BMW iDriveSomeone was apparently so angered by a TV ad for the new BMW 5 Series, they fired off an angry note to the Advertising Standards Authority (ASA), deeming it irresponsible.

Surely, they said, it condones or encourages dangerous or irresponsible driving behaviour prejudicial to safety and in breach of the legal requirements of the Highway Code?

Er, no, ruled the ASA, following an investigation. Lo, common sense has prevailed. 

Watch the ad yourself: See if you can spot the section which so enraged the complainant.

Catch it? That bit at 0:17 seconds, where the driver is filmed irresponsibly and dangerously… using the iDrive system, briefly, before returning their hands to the wheel? Yes, that’s the section that, apparently, saw someone write in using red ink and capital letters.

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BMW, as it was obliged to, investigated and fully responded to the ASA complaint. The process, it said, took less than one second. Most cars require the driver to move their hand from steering wheel to dashboard in order to, say adjust the air con, activate the radio and so on, and “believed the action taken by the driver in their ad was no different.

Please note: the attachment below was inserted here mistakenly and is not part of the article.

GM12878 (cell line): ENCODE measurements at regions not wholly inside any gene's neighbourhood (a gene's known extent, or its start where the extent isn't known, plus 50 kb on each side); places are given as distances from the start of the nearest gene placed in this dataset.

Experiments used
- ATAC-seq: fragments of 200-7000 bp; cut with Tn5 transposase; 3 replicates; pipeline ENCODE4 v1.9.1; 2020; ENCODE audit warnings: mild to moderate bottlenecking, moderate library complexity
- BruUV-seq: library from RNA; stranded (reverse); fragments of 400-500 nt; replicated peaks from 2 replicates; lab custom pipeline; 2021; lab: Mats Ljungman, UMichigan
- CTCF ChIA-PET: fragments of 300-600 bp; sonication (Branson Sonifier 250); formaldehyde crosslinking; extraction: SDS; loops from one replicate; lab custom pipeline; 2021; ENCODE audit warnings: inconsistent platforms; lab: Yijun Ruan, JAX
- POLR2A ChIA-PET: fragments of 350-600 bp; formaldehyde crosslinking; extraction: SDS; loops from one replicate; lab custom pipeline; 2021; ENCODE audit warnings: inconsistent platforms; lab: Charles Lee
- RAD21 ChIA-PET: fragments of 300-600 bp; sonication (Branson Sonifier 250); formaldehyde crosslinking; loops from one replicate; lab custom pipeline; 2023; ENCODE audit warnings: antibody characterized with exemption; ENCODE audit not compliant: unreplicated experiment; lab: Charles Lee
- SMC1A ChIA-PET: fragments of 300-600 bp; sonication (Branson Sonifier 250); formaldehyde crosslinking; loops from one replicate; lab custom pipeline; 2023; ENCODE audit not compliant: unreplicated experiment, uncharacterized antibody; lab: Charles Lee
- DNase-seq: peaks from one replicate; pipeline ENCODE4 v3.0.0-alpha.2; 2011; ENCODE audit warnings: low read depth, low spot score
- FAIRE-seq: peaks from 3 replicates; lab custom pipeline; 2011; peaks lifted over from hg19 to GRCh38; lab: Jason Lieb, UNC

“The driver maintained full control of the car, returning his hands to the wheel and his eyes to the road immediately without further interaction.” It was no more dangerous than turning on the stereo.

And in its assessment, the ASA agreed. The complaint was not upheld. “There was no suggestion by the shot used in the ad that the driver was distracted or not exercising proper control. The Highway Code, it said, permitted drivers to operate systems such as the radio, so long as they are exercising proper control of a vehicle. There was no suggestion this was breached in the ad. Hence, no further action necessary.

Car manufacturers are already hamstrung by what they can and cannot show on TV, with any hint of irresponsible driving quickly clamped down upon. To start questioning how people are depicted infotainment systems is a new one, though. 

And, invariably, one to thus now watch. How would the complainant react if, say, Volvo decided to showcase the fact you can now take Skype calls while on the move – and how would the ASA react there? As the functionality of infotainment systems spirals, the ASA can expect many more challenges to TV ads such as this. 

Roll on autonomous cars, the investigators are surely already thinking…


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